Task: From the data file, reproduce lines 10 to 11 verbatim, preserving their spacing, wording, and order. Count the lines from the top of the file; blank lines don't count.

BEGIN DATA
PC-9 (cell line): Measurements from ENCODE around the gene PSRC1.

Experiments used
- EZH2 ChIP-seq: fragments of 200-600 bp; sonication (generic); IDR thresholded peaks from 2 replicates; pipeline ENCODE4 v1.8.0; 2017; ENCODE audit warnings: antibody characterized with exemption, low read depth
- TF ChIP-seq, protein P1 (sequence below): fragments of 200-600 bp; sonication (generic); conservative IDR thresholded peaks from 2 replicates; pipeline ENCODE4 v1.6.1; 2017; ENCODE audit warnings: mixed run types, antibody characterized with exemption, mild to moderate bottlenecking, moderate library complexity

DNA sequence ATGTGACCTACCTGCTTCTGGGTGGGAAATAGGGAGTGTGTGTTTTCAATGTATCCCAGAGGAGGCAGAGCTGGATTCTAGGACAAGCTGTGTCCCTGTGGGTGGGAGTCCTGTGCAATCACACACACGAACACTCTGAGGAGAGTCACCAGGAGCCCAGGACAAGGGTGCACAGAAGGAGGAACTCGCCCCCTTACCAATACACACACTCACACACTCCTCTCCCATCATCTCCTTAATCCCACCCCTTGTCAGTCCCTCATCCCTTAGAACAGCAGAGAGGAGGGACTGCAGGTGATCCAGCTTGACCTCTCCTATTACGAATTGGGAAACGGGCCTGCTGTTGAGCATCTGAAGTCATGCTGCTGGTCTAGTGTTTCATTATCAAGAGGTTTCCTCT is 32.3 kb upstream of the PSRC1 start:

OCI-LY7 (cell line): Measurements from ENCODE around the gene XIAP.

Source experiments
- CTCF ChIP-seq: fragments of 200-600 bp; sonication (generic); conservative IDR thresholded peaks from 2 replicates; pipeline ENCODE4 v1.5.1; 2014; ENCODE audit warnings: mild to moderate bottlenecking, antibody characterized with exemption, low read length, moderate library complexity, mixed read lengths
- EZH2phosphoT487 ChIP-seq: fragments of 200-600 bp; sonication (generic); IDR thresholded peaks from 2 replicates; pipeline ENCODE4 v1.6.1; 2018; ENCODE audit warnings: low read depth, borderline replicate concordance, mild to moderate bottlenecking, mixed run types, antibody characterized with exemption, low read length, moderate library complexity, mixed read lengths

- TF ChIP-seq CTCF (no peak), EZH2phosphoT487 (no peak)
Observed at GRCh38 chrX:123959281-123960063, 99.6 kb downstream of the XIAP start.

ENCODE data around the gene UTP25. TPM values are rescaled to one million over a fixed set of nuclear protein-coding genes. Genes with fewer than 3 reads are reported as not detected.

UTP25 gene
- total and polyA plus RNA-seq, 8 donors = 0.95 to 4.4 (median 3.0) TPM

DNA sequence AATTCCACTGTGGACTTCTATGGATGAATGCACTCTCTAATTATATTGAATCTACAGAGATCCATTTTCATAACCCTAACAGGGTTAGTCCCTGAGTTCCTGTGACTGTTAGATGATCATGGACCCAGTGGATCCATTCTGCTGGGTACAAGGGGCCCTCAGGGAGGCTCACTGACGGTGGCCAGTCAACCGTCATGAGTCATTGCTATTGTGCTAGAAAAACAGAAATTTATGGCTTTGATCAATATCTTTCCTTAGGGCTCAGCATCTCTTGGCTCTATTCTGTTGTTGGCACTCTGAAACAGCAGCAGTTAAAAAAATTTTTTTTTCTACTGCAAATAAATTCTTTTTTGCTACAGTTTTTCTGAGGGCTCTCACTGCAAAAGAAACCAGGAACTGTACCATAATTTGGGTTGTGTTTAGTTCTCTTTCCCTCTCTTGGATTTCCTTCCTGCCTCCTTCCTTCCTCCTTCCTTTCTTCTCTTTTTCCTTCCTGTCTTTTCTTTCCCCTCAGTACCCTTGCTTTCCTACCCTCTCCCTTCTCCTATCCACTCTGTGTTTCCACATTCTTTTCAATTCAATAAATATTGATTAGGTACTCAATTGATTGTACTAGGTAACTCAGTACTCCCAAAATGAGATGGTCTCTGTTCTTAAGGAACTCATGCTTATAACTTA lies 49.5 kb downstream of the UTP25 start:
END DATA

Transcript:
- TF ChIP-seq CTCF (no peak), EZH2phosphoT487 (no peak)
Observed at GRCh38 chrX:123959281-123960063, 99.6 kb downstream of the XIAP start.